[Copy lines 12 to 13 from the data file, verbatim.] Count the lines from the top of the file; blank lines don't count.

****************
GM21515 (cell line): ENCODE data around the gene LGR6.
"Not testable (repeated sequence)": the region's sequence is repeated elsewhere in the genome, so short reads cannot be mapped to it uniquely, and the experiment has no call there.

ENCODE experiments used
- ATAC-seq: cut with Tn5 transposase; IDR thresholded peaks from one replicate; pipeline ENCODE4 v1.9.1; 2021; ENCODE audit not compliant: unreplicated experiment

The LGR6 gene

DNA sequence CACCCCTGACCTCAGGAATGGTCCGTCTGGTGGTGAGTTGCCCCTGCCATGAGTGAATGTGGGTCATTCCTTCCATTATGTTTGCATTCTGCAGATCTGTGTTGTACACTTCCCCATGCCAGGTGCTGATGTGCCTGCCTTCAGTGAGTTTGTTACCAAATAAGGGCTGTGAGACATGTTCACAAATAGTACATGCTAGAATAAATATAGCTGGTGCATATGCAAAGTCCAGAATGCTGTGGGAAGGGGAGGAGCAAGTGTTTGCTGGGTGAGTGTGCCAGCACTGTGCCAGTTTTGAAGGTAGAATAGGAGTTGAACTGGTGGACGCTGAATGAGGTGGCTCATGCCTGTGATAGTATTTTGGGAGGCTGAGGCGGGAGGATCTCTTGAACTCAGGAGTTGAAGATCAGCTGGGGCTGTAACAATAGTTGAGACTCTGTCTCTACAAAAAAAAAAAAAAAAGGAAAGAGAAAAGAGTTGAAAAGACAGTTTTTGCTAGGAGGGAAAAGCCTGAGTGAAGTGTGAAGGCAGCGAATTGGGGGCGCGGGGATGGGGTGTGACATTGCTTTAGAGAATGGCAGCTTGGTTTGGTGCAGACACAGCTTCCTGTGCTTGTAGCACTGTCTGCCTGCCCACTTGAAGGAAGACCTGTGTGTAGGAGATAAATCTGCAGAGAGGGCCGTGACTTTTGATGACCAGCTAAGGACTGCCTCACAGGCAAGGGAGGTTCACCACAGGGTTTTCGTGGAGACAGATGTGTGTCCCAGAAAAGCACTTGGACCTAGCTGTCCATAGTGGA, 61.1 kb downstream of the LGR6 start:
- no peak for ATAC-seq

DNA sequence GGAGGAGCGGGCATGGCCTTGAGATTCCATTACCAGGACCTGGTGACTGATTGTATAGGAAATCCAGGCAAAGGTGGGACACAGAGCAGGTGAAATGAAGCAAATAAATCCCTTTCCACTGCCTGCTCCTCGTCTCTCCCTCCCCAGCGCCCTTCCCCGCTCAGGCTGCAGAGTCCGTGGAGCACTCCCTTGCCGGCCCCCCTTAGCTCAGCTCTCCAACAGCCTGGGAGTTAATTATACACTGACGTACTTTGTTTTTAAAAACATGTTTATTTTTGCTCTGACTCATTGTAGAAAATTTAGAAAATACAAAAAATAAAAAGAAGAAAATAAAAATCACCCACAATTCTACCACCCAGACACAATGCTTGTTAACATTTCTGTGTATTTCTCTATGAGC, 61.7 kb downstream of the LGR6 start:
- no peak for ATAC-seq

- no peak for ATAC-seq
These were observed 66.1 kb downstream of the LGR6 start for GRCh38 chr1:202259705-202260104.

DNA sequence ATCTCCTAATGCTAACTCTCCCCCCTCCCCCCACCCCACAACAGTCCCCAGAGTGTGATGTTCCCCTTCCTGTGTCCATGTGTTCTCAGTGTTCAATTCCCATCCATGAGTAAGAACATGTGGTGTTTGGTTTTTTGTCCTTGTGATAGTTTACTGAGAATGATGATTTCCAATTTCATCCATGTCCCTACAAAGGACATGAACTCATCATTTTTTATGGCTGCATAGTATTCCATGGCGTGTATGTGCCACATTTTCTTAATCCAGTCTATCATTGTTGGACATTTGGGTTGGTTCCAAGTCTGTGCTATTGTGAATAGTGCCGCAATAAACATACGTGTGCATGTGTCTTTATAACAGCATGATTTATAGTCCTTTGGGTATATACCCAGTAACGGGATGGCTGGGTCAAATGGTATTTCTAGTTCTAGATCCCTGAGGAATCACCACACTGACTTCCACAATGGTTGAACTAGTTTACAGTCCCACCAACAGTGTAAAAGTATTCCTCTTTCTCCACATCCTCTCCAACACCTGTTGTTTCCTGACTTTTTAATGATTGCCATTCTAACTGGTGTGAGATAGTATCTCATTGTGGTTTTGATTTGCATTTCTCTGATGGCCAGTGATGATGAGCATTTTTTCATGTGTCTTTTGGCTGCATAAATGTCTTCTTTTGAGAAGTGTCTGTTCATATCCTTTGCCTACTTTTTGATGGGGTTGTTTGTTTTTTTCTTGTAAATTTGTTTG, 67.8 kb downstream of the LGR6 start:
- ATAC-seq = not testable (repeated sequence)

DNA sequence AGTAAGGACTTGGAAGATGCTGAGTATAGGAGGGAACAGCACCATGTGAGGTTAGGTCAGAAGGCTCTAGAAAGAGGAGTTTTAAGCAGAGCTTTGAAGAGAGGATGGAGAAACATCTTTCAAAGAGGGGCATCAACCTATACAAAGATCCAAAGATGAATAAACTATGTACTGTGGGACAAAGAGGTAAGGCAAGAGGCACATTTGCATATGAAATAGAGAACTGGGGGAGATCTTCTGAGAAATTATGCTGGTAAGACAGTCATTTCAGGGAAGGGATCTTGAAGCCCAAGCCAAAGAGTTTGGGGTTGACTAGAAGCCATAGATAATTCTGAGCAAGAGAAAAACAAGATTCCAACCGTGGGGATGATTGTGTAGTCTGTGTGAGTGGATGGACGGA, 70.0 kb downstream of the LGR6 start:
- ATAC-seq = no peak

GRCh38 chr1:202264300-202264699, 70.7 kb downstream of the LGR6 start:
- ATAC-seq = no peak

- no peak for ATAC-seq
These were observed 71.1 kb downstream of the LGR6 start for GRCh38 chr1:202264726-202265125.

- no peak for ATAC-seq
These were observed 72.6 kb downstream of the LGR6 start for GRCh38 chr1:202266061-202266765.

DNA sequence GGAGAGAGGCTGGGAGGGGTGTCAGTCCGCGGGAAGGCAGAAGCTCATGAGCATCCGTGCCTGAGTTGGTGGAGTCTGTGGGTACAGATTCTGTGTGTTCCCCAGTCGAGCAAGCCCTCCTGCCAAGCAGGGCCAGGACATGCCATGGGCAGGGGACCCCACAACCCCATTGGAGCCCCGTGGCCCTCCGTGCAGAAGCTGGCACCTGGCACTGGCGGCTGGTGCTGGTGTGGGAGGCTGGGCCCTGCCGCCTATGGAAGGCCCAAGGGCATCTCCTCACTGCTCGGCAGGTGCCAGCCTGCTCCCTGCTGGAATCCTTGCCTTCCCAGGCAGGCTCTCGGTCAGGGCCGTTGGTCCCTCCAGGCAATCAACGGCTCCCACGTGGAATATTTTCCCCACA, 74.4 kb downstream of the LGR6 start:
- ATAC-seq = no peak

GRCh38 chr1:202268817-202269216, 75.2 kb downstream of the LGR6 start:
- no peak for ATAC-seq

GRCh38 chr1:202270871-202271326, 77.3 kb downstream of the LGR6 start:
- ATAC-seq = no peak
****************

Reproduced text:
DNA sequence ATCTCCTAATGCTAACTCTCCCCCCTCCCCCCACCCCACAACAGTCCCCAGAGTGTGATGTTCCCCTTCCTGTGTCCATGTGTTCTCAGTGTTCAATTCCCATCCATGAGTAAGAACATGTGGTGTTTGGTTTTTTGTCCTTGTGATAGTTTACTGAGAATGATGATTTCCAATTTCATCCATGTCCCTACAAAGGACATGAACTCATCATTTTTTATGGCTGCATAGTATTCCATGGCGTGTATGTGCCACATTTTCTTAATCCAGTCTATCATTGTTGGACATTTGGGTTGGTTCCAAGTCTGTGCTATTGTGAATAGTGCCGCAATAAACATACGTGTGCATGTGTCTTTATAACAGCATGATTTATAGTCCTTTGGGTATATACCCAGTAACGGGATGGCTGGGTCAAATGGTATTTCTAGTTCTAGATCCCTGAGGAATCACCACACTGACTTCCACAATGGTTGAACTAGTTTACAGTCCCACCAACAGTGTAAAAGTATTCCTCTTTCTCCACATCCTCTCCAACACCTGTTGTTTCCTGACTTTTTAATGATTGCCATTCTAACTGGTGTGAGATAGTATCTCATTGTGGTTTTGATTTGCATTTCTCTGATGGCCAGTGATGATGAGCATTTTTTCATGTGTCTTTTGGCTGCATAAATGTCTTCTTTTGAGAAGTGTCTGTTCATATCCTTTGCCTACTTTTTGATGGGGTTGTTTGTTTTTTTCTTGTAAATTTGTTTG, 67.8 kb downstream of the LGR6 start:
- ATAC-seq = not testable (repeated sequence)